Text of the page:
A limited liability partnership allows the partners to limit individual liability while still running the business as a partnership. In a limited liability partnership, each partner is liable only for his or her own liabilities, not those of the other partners.  A partner is only liable for the acts of another partner if there is negligence or wrongdoing.  Like a corporation, it requires registration with the BC registrar of companies and annual reports.  Unlike a corporation, the limited liability partnership is not subject to the management requirements that a company must follow.

Advantages of partnerships:

  • can be easy to form with low start up costs (general partnership)
  • more investment capital available compared to a sole proprietorship
  • limited regulation and reporting duties
  • broad management base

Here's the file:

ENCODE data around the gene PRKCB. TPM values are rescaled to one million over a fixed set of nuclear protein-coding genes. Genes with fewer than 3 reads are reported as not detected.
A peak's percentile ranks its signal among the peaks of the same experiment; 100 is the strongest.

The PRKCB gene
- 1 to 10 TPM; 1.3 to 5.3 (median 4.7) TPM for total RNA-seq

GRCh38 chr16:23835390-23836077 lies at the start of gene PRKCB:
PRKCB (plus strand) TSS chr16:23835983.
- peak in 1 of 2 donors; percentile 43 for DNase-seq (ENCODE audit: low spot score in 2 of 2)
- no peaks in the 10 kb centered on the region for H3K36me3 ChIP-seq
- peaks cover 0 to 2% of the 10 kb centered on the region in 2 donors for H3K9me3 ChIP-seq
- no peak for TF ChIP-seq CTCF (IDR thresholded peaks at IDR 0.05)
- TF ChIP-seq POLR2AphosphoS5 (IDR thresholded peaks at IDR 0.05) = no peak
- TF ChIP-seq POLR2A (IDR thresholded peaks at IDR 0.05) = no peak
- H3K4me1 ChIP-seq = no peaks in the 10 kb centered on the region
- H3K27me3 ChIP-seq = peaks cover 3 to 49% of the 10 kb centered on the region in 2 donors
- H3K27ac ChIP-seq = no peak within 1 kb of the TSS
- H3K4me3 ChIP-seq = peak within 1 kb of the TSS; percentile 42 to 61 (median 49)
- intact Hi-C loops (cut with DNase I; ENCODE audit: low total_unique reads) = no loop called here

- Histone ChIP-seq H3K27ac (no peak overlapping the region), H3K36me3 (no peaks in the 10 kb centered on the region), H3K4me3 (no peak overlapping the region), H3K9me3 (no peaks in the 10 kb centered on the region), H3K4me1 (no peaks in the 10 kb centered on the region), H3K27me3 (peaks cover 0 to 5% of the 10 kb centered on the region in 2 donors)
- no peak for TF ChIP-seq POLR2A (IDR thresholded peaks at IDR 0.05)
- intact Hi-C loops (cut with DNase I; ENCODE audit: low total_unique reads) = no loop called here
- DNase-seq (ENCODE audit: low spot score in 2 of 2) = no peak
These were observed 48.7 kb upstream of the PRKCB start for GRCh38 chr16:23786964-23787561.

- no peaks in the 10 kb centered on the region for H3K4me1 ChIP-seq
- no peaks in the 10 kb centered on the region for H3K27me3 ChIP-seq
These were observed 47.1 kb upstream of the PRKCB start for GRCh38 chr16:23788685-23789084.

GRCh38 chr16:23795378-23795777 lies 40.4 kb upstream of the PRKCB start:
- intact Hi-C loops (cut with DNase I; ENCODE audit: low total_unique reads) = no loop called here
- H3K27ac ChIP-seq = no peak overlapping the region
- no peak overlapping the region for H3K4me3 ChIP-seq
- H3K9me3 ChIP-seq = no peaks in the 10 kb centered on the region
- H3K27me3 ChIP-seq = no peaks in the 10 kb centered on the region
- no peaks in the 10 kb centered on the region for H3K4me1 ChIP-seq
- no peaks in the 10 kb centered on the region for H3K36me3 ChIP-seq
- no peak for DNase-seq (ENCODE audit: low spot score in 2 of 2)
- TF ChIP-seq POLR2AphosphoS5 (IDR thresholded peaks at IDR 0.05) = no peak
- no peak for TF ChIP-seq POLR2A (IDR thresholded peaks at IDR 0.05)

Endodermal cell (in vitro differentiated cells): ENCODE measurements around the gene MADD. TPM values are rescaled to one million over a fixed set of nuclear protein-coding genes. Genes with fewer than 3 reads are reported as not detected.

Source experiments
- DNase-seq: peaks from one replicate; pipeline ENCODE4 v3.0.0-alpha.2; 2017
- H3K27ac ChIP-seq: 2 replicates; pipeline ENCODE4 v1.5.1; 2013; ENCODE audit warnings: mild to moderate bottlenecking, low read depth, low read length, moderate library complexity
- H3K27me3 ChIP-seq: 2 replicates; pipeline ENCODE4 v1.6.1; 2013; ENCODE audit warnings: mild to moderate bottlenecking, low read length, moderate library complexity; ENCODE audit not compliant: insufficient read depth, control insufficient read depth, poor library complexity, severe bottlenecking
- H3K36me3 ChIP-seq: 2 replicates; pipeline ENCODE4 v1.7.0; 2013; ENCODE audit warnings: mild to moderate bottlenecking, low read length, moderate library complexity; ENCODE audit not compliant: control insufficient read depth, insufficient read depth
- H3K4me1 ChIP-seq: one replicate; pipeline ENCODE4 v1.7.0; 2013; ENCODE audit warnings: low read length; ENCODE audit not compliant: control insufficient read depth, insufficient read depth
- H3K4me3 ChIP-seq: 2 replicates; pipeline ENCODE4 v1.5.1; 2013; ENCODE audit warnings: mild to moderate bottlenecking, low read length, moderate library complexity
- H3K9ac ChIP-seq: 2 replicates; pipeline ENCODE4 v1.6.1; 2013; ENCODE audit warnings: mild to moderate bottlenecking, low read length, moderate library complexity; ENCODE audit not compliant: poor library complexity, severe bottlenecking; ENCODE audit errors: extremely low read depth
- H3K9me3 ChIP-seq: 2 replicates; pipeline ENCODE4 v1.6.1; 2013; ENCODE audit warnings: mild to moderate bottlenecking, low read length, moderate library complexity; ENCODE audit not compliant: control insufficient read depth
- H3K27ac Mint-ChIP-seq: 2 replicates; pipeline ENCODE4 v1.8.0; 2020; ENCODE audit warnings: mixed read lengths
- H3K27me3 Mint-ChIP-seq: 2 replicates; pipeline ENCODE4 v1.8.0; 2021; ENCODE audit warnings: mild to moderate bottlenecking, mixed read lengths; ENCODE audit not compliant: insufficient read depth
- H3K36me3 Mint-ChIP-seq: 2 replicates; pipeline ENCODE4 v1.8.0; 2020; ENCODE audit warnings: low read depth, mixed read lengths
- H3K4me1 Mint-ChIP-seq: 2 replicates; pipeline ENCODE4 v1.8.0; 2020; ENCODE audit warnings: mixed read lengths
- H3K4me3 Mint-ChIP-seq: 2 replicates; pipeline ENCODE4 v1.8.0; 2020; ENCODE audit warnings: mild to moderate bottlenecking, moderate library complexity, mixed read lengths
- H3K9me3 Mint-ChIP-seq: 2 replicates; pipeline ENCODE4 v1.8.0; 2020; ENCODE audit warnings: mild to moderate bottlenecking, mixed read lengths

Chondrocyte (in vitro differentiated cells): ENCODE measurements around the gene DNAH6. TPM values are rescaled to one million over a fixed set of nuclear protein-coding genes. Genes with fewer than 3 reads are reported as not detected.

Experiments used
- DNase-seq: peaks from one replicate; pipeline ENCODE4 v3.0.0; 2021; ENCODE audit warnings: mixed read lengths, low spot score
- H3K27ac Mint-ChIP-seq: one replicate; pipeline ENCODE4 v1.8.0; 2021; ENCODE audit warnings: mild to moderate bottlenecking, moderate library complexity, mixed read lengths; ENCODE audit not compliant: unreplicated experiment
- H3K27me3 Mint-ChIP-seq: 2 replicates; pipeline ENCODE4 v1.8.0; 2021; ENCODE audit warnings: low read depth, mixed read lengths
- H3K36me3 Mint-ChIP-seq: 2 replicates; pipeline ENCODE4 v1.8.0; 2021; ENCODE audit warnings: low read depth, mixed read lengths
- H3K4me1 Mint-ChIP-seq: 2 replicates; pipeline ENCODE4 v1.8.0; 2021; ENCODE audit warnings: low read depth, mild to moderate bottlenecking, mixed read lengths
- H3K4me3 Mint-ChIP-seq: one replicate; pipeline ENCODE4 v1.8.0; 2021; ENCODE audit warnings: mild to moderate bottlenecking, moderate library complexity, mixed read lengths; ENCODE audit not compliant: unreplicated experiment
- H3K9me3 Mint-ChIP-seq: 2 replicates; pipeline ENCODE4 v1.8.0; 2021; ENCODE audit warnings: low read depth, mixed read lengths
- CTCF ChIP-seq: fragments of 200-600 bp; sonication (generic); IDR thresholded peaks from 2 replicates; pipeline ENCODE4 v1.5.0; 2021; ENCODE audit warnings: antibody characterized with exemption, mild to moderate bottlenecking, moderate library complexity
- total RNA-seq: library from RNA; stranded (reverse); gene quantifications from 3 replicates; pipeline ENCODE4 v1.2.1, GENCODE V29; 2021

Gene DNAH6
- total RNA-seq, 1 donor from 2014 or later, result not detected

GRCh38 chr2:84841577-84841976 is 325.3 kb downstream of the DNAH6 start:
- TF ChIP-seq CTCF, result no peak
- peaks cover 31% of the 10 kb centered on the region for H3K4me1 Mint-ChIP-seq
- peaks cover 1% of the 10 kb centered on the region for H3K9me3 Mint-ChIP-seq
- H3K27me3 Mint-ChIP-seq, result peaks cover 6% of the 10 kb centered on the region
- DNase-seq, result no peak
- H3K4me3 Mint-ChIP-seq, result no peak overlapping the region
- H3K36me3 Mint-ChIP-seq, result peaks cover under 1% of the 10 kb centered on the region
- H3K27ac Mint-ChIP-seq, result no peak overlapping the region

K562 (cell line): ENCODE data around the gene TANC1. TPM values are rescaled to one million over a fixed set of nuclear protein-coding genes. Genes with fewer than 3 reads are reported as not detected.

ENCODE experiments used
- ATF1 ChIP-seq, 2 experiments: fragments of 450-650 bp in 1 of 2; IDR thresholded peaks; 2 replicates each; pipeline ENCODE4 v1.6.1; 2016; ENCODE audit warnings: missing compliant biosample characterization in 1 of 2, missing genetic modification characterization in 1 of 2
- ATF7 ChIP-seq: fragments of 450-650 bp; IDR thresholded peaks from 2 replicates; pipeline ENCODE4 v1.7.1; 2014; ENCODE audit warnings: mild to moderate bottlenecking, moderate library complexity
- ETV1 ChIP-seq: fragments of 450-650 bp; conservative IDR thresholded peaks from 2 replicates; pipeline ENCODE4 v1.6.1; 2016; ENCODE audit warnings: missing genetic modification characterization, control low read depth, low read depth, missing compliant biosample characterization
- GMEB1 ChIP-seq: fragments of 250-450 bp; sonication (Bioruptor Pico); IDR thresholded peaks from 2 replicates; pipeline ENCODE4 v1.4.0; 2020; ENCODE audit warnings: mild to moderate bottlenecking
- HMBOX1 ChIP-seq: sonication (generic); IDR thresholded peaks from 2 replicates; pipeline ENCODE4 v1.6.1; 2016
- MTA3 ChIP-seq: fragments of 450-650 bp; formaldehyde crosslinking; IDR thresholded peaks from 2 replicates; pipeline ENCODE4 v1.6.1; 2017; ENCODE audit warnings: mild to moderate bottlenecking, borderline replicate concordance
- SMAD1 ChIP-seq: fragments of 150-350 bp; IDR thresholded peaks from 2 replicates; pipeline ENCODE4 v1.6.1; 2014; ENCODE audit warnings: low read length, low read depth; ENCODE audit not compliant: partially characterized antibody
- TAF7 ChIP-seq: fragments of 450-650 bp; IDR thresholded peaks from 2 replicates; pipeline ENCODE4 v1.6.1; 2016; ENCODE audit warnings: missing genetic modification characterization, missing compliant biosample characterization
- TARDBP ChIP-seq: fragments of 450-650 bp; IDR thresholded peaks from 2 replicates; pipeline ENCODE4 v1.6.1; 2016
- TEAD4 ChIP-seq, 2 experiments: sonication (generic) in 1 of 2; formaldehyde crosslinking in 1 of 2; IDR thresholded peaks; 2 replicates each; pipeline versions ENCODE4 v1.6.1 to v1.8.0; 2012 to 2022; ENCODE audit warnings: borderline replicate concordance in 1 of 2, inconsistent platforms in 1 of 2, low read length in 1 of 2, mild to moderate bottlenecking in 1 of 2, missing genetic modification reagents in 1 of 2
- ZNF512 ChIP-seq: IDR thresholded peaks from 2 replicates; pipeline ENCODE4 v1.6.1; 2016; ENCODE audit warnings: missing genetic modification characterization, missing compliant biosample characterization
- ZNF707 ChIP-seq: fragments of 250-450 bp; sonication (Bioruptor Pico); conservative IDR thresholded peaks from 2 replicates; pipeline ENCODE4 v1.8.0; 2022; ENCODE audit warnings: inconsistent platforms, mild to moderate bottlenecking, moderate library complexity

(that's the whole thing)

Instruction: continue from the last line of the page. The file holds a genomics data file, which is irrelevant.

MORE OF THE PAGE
• costs and profits are shared


  • unlimited liability (with a general partnership)
  • divided authority for decision making
  • difficult to raise additional capital
  • partners can legal bind each other without approval
  • no continuous existence of the business
  • no name protection
  • potential for conflict between partners is high
  • potentially high start-up costs if all partners seek independent legal advice in negotiation and drafting partnership agreements

Conclusions: A general partnership can be a simple but risky business venture if there is no written agreement outlining the terms of the partnership.  However, a partnership agreement is a private agreement that can be tailored to fit individual needs without the extensive record keeping and reporting requirements of a corporation.  Individuals considering this business structure should seek legal advice to protect individual interests and understand the liability he or she may be exposed to by joining a partnership.